True experience can only be won on the ground, not read about in books, but these three short volumes were a great addition to my professional bookshelf, and provided nice perspective on the middle school years before classes begin on August 26th. It’s then I’ll look forward to watching great teachers connect with kids, have opportunities to keep calm, and do my best to keep the drama confined to our two periods of theater. I know that every year brings challenges, and I honestly feel that after reading these three books I’m a little better prepared for whatever happens when soon, to put it in Sherlockian terms: “The game is afoot!”

photo (56)

Mission Statement

mission statementI have the task of writing my personal mission statement before our first district wide administrator meeting next week. My mission statement is one that has been with me since my first year as a site administrator, buffed and buffeted by reality, but true to the first time I wrote it down almost a decade ago.

When I heard that we would be sharing our statements, my first thought was that my own might sound naive in comparison to the others around me. Smart, innovative educators fill our administrative ranks, and I know the room will be populated with thoughtful and detailed statements as filled with meaningful content as they are lyrical. Mine is honest, but walks the line of idealistic.

I thought a bit about how I might tune my own statement up, adding something about technology, about my PLN, about the common core. I thought about my audience: those smart women and men who would be reading it blind and looking to connect it with its author.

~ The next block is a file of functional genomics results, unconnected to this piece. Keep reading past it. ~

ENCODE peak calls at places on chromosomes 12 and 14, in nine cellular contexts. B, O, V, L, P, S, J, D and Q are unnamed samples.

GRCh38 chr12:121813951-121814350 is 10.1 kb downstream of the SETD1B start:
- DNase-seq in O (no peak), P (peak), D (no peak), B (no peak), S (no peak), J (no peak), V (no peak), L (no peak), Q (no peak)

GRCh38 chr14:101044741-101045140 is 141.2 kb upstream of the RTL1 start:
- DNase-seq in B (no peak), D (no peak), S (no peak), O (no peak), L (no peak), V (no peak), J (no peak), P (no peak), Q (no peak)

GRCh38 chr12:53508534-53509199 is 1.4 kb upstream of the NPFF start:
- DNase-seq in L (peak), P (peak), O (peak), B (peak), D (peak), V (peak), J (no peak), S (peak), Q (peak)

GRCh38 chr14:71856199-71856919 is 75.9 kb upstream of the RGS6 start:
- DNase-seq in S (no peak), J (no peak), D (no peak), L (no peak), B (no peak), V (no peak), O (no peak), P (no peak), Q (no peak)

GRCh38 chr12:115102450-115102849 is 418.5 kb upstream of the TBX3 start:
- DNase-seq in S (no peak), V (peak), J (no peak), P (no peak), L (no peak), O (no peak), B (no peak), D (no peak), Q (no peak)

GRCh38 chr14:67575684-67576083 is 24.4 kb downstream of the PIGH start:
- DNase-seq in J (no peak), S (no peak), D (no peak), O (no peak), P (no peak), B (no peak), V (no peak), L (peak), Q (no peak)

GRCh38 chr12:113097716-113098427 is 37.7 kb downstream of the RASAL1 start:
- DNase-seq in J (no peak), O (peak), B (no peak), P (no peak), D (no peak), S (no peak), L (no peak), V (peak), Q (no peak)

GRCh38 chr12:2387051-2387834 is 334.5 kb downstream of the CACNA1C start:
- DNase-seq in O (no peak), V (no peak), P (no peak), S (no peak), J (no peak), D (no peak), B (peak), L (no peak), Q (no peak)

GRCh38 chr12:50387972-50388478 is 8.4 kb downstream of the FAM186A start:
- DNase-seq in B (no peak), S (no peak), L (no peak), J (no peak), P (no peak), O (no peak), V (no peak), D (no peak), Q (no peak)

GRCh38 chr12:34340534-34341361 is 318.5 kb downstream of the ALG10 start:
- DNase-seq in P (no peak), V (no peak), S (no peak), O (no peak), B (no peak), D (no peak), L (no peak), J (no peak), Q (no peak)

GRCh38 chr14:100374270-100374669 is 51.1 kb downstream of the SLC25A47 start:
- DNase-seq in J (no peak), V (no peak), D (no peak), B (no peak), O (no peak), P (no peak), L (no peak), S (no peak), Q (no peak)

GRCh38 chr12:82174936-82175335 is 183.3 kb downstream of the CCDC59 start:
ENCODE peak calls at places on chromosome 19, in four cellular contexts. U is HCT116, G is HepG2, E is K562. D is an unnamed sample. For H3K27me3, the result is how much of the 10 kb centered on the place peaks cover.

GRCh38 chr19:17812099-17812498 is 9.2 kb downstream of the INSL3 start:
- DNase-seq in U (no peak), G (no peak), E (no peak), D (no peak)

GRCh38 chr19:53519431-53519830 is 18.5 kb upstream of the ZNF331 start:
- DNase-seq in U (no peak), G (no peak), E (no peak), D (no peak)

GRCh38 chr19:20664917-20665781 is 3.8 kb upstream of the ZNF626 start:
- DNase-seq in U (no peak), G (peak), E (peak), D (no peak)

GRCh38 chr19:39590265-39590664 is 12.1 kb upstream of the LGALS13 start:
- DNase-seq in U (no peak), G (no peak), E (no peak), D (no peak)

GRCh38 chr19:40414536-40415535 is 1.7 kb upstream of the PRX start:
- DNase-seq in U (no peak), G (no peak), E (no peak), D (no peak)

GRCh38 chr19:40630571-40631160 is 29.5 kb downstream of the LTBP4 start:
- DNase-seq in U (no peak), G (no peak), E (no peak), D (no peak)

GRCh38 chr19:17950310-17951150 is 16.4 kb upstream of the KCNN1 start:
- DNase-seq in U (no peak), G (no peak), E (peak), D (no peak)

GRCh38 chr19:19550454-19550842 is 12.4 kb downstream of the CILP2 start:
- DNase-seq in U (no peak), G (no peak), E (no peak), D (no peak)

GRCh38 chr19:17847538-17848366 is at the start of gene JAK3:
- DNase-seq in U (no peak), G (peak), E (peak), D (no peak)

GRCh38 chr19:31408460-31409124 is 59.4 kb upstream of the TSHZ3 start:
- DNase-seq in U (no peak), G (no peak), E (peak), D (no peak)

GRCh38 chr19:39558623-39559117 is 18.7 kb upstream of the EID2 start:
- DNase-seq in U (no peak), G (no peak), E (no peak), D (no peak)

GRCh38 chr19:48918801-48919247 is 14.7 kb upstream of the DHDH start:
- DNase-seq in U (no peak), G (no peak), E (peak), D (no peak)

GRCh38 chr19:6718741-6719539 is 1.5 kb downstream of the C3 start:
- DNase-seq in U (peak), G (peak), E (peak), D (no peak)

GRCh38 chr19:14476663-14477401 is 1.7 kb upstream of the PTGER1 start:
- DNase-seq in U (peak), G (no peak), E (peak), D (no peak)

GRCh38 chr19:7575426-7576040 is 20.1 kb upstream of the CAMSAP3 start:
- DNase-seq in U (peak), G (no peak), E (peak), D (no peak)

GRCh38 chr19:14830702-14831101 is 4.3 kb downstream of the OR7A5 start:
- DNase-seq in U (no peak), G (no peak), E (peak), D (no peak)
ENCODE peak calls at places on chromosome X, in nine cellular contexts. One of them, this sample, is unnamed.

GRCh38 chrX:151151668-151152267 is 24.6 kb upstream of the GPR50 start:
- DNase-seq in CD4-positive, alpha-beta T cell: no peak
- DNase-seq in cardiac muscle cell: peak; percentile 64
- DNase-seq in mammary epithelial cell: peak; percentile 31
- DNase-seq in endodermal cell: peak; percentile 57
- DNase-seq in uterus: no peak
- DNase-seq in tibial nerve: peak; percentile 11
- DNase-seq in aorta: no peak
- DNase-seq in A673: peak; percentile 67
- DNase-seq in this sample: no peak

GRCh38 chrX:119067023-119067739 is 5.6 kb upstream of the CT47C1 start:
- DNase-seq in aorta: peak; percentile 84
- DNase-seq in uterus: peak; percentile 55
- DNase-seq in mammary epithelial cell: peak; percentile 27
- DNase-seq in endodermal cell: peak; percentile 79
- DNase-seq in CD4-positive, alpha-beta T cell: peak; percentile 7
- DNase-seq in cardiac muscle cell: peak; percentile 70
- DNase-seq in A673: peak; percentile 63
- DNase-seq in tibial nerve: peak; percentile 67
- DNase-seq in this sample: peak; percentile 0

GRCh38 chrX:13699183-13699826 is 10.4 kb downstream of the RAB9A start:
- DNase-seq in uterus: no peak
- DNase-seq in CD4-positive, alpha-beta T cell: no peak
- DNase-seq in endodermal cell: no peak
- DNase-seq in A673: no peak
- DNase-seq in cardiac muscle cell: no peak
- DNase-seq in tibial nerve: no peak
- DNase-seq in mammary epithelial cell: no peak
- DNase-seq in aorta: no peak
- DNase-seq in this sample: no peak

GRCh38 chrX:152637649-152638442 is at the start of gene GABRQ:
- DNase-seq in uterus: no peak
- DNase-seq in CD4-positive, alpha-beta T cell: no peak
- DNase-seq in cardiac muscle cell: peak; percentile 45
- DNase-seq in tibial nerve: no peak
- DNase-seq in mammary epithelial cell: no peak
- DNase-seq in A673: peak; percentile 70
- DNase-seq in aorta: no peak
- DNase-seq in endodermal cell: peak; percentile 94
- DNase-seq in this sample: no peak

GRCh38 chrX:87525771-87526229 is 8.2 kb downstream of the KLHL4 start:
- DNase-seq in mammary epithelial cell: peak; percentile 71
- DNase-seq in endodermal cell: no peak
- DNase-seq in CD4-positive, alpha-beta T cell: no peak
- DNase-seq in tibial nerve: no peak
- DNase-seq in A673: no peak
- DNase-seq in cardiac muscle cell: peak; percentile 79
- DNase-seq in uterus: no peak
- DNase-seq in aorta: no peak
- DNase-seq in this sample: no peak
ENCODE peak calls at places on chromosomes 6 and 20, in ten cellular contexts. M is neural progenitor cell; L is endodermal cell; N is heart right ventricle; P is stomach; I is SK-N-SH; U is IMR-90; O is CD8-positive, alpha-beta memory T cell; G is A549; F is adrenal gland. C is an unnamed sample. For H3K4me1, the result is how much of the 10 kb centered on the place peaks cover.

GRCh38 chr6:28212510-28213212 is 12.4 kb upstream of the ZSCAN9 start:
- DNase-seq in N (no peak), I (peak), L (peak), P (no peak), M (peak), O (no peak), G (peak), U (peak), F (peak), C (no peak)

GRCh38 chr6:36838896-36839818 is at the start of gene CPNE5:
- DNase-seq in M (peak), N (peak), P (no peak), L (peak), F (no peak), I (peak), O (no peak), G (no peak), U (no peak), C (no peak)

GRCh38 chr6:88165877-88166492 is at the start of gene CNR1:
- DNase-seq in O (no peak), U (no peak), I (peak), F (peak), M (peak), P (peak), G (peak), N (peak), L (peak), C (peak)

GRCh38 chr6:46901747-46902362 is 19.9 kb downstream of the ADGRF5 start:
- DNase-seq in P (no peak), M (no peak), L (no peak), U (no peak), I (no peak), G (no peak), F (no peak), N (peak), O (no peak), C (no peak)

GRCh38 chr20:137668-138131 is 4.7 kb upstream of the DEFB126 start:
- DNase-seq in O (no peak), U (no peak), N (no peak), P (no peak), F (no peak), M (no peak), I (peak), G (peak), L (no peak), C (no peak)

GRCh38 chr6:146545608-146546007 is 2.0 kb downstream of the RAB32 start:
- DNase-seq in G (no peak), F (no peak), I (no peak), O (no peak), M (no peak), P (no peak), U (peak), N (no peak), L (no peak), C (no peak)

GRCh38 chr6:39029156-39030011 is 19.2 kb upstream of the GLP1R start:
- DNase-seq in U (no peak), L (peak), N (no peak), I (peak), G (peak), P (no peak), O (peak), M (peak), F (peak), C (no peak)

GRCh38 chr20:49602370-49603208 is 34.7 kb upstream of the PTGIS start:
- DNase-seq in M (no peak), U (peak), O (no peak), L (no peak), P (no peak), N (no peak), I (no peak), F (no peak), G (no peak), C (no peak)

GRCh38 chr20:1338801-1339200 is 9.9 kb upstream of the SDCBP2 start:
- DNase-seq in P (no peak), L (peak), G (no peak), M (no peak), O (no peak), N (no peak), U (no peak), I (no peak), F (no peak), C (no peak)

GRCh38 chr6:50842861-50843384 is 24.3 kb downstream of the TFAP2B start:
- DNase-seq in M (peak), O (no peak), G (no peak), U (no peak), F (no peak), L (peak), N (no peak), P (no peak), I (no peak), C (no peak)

My own statement, while true to what I believe, doesn’t reference the latest in educational research or comment directly on the opportunities technology brings to us. It doesn’t speak directly to community or school safety, both big ticket items to me, and both growing in importance with every week I lead.

It’s short.

My insecurities began to bubble up.

And then… I found myself having coffee with a fellow principal, someone I’ve known for a while and respect a lot. He listened briefly to my thoughts and then cut to the chase. He shrugged. “Be true to you,” he said, effectively ending the discussion.

Be true.

I finished my coffee and let his words sink in, and it seemed to me that a personal mission statement is just that.

I’d been wrong about the audience. Certainly others should read it; I do right when I put it out publicly for teachers, students, parents, and others to see, but it’s something personal. I’m the target audience. I’m the one that statement should guide. More than being a document for the world to see, it’s something I should look at every day, something that should inform my decisions.

As that wise friend said over coffee, it needs to reflect who I am and what I do.

So here it is.

“I believe that I can make a difference. By working hard and treating others with respect, I believe that I can help create a place where students, teachers, parents, and others in the school community can succeed, and this success is no less than a better life.”

Take it for what it’s worth. For me, it’s true.